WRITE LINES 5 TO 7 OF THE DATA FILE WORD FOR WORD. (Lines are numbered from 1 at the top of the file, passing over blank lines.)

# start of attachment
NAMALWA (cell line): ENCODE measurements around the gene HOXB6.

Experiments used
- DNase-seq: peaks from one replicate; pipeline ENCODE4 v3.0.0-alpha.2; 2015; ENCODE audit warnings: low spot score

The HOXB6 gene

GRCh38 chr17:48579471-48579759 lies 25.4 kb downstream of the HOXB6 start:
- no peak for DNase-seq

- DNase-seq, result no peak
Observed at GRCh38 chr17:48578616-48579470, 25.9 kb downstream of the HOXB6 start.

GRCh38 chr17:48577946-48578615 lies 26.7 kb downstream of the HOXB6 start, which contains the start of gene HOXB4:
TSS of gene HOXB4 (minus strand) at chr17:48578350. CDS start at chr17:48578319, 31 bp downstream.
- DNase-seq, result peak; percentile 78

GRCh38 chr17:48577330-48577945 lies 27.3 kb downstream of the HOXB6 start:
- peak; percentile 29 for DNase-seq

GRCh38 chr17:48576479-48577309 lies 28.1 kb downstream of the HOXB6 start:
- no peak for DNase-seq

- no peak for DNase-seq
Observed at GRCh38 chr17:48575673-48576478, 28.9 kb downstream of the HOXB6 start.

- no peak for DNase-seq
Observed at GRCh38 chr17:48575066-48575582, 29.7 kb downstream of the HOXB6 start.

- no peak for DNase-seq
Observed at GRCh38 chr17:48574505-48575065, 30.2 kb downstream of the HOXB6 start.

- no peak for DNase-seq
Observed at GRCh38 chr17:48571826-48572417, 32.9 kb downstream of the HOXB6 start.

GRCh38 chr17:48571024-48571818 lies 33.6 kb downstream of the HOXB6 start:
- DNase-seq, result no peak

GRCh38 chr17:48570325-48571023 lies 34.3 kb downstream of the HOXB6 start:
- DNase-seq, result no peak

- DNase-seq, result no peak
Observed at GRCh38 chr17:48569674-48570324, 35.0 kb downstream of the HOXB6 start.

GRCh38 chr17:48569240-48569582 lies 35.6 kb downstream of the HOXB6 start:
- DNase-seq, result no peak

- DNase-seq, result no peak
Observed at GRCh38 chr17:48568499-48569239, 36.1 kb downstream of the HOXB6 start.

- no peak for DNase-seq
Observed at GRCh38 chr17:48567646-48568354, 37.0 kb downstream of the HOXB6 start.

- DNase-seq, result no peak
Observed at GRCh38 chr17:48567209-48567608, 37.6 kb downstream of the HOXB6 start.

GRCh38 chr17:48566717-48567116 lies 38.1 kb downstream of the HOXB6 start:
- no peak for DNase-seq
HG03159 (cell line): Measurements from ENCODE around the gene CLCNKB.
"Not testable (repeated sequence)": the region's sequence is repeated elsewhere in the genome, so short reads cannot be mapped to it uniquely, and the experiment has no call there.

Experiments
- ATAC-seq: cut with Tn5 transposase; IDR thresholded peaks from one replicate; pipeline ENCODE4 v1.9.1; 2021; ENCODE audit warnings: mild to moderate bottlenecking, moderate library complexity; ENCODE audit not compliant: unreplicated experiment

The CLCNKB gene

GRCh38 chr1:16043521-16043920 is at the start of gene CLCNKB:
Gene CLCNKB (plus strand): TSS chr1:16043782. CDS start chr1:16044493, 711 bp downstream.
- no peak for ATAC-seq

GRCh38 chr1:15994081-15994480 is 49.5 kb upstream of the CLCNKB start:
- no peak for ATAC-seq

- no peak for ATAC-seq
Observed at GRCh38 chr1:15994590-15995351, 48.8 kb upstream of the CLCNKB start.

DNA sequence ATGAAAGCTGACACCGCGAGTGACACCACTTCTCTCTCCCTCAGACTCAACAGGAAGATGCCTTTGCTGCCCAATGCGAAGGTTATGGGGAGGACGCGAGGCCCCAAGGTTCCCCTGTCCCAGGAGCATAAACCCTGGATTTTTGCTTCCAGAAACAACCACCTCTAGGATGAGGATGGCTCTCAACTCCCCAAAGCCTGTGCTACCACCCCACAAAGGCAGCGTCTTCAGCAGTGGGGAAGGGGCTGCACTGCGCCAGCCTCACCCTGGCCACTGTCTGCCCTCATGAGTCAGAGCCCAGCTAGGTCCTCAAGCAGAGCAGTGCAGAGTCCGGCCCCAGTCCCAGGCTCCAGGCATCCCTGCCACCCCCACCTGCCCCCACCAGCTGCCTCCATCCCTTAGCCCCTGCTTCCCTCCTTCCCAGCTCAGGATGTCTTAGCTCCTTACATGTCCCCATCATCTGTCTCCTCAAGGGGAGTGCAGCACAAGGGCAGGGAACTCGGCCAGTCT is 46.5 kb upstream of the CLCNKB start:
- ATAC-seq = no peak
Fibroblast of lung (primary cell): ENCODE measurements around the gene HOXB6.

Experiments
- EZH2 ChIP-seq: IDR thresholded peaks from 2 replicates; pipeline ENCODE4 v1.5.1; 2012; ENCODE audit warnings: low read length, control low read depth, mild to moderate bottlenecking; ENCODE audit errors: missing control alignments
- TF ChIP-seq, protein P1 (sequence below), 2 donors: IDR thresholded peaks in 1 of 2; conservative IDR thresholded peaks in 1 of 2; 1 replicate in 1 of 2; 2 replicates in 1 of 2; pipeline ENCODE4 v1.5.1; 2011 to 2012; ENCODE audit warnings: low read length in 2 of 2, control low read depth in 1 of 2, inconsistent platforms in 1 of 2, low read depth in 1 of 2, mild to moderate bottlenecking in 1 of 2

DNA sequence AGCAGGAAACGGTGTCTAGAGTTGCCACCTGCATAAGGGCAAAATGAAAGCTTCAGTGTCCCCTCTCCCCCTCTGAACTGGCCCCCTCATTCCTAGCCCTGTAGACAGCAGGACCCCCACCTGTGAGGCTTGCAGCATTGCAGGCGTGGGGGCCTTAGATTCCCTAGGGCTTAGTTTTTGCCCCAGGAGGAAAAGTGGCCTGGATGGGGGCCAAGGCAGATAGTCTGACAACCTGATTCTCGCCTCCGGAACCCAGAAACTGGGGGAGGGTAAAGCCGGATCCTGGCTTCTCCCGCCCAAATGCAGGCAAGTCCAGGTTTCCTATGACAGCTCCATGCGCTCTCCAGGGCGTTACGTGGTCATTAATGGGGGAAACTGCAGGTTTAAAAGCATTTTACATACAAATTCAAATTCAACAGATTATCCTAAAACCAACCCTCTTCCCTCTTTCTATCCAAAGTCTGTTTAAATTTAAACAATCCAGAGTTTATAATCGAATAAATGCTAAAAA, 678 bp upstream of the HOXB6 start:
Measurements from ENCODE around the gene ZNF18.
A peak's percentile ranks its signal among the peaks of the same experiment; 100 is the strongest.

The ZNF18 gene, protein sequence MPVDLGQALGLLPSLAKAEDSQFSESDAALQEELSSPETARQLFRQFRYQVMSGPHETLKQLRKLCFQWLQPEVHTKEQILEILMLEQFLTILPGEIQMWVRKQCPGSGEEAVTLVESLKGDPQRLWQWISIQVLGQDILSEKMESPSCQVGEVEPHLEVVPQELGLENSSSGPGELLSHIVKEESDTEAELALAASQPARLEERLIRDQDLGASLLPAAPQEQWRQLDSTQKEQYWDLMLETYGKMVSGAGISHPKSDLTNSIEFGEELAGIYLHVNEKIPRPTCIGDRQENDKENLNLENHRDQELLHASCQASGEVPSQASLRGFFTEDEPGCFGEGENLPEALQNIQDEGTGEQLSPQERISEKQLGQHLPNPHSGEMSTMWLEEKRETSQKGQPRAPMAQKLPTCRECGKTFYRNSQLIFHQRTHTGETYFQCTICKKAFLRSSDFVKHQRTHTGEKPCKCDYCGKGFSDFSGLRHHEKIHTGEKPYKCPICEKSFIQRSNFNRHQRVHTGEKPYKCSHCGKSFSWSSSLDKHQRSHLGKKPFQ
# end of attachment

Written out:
GRCh38 chr17:48579471-48579759 lies 25.4 kb downstream of the HOXB6 start:
- no peak for DNase-seq

- DNase-seq, result no peak